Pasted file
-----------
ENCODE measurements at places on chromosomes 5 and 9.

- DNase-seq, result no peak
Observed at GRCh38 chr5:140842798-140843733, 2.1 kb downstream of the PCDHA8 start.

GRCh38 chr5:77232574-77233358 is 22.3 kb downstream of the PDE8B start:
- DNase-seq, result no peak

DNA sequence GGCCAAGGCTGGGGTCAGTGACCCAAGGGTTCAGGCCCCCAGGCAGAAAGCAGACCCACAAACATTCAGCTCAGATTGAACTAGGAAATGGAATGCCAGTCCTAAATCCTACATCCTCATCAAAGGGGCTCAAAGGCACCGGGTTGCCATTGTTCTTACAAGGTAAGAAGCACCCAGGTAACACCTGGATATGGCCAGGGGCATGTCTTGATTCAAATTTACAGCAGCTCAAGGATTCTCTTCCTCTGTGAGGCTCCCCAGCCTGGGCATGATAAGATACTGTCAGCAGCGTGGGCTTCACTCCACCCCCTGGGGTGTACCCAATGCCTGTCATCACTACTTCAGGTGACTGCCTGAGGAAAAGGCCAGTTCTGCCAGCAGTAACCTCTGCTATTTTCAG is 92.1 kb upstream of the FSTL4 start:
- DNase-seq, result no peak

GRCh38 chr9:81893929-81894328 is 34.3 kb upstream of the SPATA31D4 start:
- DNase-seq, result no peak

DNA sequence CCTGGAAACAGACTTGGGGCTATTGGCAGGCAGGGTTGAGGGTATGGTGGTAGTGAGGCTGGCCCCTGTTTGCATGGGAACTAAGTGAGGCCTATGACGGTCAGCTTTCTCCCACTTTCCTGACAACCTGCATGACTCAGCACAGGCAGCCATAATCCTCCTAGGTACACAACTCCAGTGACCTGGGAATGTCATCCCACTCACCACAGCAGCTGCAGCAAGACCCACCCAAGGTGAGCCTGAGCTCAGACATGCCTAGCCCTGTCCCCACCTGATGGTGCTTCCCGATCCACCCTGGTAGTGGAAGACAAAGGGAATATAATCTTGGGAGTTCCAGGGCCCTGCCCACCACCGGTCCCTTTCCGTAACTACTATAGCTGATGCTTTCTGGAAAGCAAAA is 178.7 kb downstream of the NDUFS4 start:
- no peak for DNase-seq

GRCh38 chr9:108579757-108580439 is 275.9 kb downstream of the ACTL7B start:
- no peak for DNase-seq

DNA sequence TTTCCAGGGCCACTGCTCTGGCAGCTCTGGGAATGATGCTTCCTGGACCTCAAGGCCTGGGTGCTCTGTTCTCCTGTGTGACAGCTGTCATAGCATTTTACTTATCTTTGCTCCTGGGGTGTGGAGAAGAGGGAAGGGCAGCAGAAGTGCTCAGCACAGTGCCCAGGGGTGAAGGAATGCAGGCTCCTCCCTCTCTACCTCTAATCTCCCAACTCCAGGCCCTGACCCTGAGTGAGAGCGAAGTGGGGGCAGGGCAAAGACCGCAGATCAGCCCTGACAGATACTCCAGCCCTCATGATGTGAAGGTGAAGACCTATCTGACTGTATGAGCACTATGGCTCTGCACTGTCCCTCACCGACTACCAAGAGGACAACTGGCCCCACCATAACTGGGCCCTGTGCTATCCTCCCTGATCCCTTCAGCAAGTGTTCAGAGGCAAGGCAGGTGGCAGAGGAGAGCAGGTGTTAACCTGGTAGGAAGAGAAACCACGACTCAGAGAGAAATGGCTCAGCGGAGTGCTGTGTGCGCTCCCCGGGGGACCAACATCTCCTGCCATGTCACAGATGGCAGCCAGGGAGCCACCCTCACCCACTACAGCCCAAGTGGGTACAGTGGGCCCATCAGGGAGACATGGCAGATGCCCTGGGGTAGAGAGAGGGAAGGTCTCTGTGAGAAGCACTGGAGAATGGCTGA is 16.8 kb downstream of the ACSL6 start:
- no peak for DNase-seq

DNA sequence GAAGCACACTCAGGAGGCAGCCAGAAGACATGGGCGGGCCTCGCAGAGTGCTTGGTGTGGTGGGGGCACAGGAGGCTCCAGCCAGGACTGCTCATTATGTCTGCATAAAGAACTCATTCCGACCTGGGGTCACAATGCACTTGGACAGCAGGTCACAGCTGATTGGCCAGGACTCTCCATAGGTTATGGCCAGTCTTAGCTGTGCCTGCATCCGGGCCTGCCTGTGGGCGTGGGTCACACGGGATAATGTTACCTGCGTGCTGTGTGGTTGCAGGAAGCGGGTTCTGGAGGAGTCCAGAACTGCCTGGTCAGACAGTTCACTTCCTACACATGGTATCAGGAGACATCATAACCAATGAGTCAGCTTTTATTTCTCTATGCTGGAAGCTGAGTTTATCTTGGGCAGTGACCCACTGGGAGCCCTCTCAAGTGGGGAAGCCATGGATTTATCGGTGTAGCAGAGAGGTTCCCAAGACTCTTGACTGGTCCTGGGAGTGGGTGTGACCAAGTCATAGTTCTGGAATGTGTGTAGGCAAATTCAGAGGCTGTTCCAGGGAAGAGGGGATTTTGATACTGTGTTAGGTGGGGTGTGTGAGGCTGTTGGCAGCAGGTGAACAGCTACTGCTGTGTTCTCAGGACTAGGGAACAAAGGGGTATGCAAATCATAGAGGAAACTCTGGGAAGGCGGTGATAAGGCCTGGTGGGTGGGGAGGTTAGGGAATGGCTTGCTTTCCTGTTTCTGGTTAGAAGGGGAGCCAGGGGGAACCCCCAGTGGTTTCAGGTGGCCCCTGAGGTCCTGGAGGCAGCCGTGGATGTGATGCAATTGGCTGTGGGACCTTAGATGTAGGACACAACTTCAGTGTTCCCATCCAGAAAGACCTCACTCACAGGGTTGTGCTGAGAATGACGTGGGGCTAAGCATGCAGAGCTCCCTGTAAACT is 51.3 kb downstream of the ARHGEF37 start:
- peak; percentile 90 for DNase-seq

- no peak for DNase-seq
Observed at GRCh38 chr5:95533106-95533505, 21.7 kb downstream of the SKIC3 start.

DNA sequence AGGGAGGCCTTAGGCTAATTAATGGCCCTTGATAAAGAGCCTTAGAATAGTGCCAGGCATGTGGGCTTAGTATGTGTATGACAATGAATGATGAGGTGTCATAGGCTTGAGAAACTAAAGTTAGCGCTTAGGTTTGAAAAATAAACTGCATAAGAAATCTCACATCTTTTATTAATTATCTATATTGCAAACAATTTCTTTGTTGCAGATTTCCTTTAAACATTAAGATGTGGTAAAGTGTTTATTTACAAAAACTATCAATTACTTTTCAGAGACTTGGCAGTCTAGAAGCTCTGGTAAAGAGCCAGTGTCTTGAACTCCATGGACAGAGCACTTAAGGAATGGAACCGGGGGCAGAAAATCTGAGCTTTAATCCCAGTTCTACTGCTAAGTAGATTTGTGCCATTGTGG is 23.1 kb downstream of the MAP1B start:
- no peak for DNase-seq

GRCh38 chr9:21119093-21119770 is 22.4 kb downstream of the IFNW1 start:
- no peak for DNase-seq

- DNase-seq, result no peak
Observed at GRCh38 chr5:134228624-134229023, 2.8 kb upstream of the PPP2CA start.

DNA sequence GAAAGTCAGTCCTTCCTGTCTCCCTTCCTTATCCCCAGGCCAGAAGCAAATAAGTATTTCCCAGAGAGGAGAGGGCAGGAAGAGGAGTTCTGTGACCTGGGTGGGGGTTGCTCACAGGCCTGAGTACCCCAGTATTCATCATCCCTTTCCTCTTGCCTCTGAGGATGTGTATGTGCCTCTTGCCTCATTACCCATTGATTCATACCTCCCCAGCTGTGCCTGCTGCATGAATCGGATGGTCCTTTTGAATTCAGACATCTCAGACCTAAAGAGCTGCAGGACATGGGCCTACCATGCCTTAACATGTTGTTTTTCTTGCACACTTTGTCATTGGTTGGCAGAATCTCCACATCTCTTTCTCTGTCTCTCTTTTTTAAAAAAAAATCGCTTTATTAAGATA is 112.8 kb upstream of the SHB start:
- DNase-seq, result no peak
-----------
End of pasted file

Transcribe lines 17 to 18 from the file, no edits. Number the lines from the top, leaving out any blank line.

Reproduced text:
- peak; percentile 90 for DNase-seq

- no peak for DNase-seq